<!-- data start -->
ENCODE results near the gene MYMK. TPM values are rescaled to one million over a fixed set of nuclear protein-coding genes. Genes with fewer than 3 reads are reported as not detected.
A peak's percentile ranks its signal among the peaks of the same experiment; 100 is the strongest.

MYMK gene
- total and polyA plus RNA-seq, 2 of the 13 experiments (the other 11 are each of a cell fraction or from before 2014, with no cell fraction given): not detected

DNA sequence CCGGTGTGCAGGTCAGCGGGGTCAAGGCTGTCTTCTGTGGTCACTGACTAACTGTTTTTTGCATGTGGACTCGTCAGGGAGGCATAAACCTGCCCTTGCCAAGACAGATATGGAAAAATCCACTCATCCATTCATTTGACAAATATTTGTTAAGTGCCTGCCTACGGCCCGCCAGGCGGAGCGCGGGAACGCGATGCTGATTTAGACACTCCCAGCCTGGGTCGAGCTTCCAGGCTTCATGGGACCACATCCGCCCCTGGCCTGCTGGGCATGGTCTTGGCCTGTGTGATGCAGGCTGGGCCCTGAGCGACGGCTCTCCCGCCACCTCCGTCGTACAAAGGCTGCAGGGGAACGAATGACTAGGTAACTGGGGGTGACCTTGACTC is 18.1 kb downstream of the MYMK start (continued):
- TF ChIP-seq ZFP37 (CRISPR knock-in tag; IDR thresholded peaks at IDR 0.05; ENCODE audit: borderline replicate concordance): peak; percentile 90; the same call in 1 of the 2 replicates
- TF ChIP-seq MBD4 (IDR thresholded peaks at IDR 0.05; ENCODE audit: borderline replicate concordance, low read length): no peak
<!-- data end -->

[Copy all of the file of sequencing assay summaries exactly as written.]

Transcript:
ENCODE results near the gene MYMK. TPM values are rescaled to one million over a fixed set of nuclear protein-coding genes. Genes with fewer than 3 reads are reported as not detected.
A peak's percentile ranks its signal among the peaks of the same experiment; 100 is the strongest.

MYMK gene
- total and polyA plus RNA-seq, 2 of the 13 experiments (the other 11 are each of a cell fraction or from before 2014, with no cell fraction given): not detected

DNA sequence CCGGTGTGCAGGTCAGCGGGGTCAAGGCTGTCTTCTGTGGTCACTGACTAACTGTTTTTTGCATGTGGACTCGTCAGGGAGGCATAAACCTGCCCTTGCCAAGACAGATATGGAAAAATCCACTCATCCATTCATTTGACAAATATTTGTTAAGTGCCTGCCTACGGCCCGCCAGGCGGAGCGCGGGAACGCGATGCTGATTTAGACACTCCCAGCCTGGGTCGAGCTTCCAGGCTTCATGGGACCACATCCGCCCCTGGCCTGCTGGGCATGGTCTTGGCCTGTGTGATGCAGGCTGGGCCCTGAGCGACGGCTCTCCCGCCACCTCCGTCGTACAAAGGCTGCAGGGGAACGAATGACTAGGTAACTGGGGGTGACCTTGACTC is 18.1 kb downstream of the MYMK start (continued):
- TF ChIP-seq ZFP37 (CRISPR knock-in tag; IDR thresholded peaks at IDR 0.05; ENCODE audit: borderline replicate concordance): peak; percentile 90; the same call in 1 of the 2 replicates
- TF ChIP-seq MBD4 (IDR thresholded peaks at IDR 0.05; ENCODE audit: borderline replicate concordance, low read length): no peak